President Donald Trump on an overseas trip criticized former President Barack Obama, saying he "did nothing" about Russia before the 2016 presidential election.
"Now, the thing I have to mention is that Barack Obama, when he was president, found out about this, in terms of if it were Russia, found out about it in August," Trump said during a July 6 press conference in Poland. "Now, the election was in November. That's a lot of time. He did nothing about it."
People can argue that the Obama administration didn’t do enough to immediately crack down on Russia for meddling in the election. But Trump’s statement that Obama "did nothing" in the months leading up to Nov. 8 goes too far.
The Obama administration learned in summer 2016 that election-related hacks could be traced back to the Russian government.
Soon after, at the September G20 Summit in China, Obama personally confronted Russian President Vladimir Putin and told him to back off.
Then-CIA Director John Brennan gave a similar warning to his Russian counterpart, Federal Security Bureau Director Alexander Bortnikov, during an August phone call.
On Oct. 7, the Obama administration publicly identified Russia for the first time as being behind election-related hacks, issuing a joint statement from Homeland Security and the Director of National Intelligence.
Also, throughout August and up through the election, Homeland Security Secretary Jeh Johnson encouraged state-level election officials, through official statements and phone calls, to protect voting-related systems from cyber intrusions.
However, the Obama administration took its most significant actions against Russia after Nov. 8. In late December, Obama ordered 35 Russian diplomats and suspected intelligence agents to leave the United States, and he also imposed narrow sanctions on some Russian individuals and organizations.
"While I don’t think it’s fair to say that the administration ‘did nothing,’ their actions were fairly minimal prior to Nov 8," said Emma Ashford, an international security expert at the libertarian Cato Institute.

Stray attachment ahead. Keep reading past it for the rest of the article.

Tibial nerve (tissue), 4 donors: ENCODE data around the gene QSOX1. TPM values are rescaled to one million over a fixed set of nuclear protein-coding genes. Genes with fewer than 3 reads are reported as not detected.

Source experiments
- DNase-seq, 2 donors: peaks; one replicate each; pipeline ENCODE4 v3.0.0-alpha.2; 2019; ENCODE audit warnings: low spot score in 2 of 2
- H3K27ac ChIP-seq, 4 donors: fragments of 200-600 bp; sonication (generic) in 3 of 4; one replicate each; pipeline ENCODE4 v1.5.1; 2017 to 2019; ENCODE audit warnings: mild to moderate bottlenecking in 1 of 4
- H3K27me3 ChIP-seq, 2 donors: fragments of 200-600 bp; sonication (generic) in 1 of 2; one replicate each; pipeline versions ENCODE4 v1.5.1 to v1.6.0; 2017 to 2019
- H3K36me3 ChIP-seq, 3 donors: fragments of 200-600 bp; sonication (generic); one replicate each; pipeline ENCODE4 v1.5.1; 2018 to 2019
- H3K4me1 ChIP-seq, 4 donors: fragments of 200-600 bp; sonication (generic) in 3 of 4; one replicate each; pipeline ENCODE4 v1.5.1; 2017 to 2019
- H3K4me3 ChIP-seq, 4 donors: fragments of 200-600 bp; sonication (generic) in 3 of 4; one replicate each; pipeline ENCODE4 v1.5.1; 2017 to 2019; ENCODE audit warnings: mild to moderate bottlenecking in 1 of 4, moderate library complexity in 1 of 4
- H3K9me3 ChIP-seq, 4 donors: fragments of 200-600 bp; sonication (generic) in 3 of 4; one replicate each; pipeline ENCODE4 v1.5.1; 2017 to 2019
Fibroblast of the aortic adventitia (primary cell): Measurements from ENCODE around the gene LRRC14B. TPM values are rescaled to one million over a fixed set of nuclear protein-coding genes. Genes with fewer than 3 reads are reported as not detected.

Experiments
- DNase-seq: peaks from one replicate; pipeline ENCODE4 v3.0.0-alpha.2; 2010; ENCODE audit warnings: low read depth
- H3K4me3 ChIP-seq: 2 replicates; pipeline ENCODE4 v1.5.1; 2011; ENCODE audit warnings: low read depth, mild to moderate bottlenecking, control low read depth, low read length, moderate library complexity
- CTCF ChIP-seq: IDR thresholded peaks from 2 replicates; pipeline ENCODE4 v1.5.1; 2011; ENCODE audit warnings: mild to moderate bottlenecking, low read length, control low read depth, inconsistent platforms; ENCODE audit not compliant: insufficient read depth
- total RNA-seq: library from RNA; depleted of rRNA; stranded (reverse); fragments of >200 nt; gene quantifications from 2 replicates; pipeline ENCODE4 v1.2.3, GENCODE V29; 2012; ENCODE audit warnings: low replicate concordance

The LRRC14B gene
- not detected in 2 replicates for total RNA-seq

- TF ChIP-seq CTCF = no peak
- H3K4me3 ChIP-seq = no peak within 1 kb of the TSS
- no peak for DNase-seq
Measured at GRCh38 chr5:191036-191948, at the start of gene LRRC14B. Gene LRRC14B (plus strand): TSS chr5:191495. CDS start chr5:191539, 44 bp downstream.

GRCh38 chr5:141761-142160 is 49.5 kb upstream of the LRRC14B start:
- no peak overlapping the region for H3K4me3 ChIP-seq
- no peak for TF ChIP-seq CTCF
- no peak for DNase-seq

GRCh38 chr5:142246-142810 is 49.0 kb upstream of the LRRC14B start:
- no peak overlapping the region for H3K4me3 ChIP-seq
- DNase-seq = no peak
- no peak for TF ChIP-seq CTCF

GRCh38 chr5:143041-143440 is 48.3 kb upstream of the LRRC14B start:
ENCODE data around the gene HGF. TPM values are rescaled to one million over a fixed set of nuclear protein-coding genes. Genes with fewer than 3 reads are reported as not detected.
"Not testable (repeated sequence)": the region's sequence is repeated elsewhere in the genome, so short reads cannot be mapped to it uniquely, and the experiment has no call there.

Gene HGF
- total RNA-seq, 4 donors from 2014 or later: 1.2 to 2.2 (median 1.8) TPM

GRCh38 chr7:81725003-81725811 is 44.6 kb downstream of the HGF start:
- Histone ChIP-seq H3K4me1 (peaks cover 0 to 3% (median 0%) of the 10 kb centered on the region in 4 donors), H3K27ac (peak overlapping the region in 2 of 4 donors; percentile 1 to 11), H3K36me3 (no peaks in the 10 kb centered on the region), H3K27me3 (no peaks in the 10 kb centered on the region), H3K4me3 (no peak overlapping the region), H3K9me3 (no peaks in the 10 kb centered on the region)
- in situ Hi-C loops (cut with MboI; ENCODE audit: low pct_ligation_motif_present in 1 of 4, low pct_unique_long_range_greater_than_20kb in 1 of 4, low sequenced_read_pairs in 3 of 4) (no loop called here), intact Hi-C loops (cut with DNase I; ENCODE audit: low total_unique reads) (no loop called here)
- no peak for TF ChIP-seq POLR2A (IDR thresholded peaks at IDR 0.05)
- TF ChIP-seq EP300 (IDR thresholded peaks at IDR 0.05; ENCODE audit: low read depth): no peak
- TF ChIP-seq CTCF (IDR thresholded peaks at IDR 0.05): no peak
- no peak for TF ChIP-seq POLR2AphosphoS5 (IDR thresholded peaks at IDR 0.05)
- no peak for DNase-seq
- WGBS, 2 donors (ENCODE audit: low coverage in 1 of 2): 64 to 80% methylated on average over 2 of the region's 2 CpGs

Ashford and a couple other experts in U.S.-Russia relations told us that the Obama administration felt like it had few options prior to the election because of the political climate.
The Obama administration likely waited until after the election to take any truly punitive measures because they "wanted to avoid the appearance of interfering in the election, and because they felt it was probably up to the next administration to deal with this policy problem," Ashford said.
The White House had to consider the fact that acknowledging Russia’s involvement could actually help Russia get closer to its goal of delegitimizing the election, said Yoshiko Herrera, a political science professor at the University of Wisconsin-Madison. And there was also the possibility that retaliating could provoke Russia to take more action against the United States in a variety of arenas, including Syria.
Herrera added that it’s quite possible the Obama administration and intelligence community took additional action against Russia that the public doesn’t know about because it’s classified.
In hindsight, knowing how the Russia storyline has played out over the past few months, "it might have been better to call out Russia for hacking a bit sooner, but at the time I think the Obama administration tried to be responsible," she said.
Trump said that Obama found out about Russia "in August. Now, the election was in November. That's a lot of time. He did nothing about it."
The Obama administration did not sit idle while Russia interfered in the election, as Trump makes it seem. The administration publicly named the Russian government as the culprit, confronted Putin in person, and worked to secure the country’s election infrastructure — all while the intelligence agencies investigated the issue.
That said, Obama waited until December, after the election, to take any public, punitive measures against Putin, when he kicked out diplomats and imposed sanctions.
Trump’s statement contains a grain of truth but ignores critical facts that would give a different impression, so we rate it Mostly False.